Each week we’re going to feature stories from our parent community that open up about the unique yet shared experiences each of us are facing in parenthood. To kick it off, our CEO and founder Avni talks about a particularly challenging time when she first became a parent. Have a story to tell? We’d love to hear it. email@example.com
I posted this 6 weeks into becoming a first time mother.
My parenthood story got off to a rocky, disorienting start. A beautiful, precious, healthy child that wouldn’t stop crying. From 11am to well into the evening. No matter what I did. I couldn’t understand what I was doing wrong.
Already everything 100 times harder than I every imagined – breastfeeding, recovery, sleep deprivation, and now I had a baby that I, her mother, could not soothe and comfort. I felt so alone.
And everyone around me was so well meaning. Telling me it was a phase – witching hour. Suggesting drops and powders and every other helpful thing.
I can’t explain it but it made me feel even more isolated.
Like I wasn’t trying hard enough or I wasn’t smart enough to make these things work. Like I was a wimp – that couldn’t hack a “witching hour” that for most is something like 5-7pm every night but for us was 11am to 10pm. Like everyone else had figured out how to comfort their babies and because I couldn’t, I was hurting and failing my baby.
I knew in my head that I wasn’t. But how to explain that it’s your heart that rules these dark days?
Do you know what it’s like to wake up dreading the day? To know that every ounce of energy will go into an endless dance of futile soothing attempts. To doubly dread 5pm because you knew it will get relentless then. And that even though everyone assures you it will get better, you have zero reason to believe them and even if you did, it wouldn’t help you figure out how to survive this day.
It’s not like I didn’t know this wasn’t exactly “normal”. Lots of my friends had just had babies. I was a part of one of those wonderful, helpful new mother groups. But all that did was emphasize how not all babies needed to be worn, rocked and comforted 20 hours of the day.
For someone that had build their identity and self worth in doing things well, in this most critical and actually important thing, I was a complete failure. I was crushed and terrified. I didn’t know how to ask for help.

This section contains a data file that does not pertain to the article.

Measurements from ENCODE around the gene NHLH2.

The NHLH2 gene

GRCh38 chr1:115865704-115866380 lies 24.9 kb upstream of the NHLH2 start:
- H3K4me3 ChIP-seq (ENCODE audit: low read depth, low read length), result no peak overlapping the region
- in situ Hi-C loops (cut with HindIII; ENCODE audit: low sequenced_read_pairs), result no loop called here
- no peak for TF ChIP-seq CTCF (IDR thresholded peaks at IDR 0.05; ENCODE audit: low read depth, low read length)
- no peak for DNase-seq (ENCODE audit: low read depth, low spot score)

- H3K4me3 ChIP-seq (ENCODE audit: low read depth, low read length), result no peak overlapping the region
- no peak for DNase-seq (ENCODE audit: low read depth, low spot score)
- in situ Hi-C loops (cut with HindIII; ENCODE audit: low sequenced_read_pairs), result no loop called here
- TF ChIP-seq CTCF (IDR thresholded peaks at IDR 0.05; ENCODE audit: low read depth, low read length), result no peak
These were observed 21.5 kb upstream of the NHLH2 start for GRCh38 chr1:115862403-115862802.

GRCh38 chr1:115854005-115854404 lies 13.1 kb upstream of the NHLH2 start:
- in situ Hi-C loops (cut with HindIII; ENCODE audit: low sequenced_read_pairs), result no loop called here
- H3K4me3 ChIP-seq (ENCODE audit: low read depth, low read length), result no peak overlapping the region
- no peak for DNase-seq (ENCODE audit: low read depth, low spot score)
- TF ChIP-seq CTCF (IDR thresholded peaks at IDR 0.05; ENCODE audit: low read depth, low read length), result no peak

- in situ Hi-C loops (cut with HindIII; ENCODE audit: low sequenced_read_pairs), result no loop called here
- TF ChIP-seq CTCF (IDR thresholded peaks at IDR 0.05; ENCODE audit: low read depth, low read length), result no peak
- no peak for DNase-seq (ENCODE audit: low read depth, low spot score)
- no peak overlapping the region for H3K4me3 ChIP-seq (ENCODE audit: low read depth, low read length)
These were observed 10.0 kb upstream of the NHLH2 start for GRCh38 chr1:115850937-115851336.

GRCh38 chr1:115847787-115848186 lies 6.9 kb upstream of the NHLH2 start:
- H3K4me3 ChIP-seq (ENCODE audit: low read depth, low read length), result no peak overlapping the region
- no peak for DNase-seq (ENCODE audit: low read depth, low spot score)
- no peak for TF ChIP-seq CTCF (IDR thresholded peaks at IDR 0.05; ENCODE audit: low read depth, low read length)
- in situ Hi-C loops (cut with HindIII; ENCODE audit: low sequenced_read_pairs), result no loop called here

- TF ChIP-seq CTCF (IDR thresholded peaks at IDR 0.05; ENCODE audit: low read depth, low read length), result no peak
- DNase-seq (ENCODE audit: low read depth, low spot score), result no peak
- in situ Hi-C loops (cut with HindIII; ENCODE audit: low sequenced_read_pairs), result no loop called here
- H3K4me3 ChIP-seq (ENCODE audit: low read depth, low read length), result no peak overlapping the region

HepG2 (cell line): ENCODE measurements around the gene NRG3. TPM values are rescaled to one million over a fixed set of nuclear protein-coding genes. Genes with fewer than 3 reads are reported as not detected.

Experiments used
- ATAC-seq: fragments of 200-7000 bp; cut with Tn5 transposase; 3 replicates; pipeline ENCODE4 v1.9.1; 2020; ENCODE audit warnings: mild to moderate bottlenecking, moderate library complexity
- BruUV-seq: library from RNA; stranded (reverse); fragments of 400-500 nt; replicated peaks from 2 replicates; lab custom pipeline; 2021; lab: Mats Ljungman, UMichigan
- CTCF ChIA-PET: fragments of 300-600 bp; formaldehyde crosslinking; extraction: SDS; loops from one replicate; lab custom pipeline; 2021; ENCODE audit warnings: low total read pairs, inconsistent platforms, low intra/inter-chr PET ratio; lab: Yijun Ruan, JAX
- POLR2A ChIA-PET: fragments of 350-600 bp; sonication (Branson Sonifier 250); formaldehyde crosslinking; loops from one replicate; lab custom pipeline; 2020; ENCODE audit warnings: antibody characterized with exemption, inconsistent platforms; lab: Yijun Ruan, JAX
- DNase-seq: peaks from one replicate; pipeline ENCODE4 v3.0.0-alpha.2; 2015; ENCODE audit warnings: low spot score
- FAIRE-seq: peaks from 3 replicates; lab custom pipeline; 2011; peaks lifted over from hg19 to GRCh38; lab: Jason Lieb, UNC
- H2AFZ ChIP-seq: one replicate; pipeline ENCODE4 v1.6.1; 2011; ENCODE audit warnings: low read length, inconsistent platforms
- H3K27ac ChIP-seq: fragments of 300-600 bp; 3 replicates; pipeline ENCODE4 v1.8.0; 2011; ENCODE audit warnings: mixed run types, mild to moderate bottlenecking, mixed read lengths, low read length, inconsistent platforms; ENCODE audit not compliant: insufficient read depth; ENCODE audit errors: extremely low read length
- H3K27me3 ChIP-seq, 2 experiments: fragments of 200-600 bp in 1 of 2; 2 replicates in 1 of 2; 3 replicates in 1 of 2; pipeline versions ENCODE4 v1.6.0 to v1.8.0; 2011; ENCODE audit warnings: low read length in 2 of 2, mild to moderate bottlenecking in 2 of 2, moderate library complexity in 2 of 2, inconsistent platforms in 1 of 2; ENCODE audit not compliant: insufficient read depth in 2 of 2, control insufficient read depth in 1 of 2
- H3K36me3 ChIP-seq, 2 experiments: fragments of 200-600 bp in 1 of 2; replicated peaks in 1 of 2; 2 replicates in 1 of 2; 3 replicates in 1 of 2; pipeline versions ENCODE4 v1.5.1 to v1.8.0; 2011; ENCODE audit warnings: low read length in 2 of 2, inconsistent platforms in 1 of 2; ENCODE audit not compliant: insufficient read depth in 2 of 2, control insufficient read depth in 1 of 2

There was only one thing that got me through – the mamas that also had these babies. Because their posts didn’t have any suggestions. Just words of solidarity. Of saying – I know. Don’t try to explain. But you will get through this. The only way to get through it is to go through it.
That was all I needed (well not all. I really could have used those hours of sleep). Acceptance and validation. No judgment, suggestions or salves.
Did it get better? Of course it did.
But this is not a story about that. Or the fact that my bug had an undiagnosed allergy to dairy and soy that I had to fight to get diagnosed before we really made the true turn.
And comparatively, I was lucky – I had my mom staying with us for the first two months. My husband would come home after work and gamely take his shift in this brutal daily assault.
But again, that’s not what this story is about. None of that changed my reality. How I felt.
That’s all that matters. For the health and well-being of all new mothers, new fathers and new families of every shape and story.
This is my parenthood story of how I felt in those early days and weeks. How I had to find a way to be vulnerable and share my experience openly to find those few that truly understood what I was going through. How I gamely took the kind suggestions from my other helpless friends that didn’t know how else they could help but were trying to be there for me.
But I believe to my core that I wouldn’t have felt so alone if I had heard the stories of others that had the healthy babies but felt crazy in this insane experience of colicky or “hyper-sensitive” or whatever label babies. If I had been surrounded more naturally by the full real range of realities.
Parenthood is not a contest. Of oneupmanship tales. It’s about connection and vulnerability and leaning and supporting.
I know how lucky we were and are – to be blessed with a healthy, thriving child.
But there needs to be a space to share all of the different feelings and experiences that come with this ever human experience. My hope is that by making it the norm to share, we can build a beautiful, raw and honest place to simply be seen and heard. To be validated.
This is my parenthood story. Just one of many. But the one that so strongly shaped those early days for me.
Here’s to sharing these stories – without reservation and without judgement.
What’s your parenthood story? Would love to hear it here.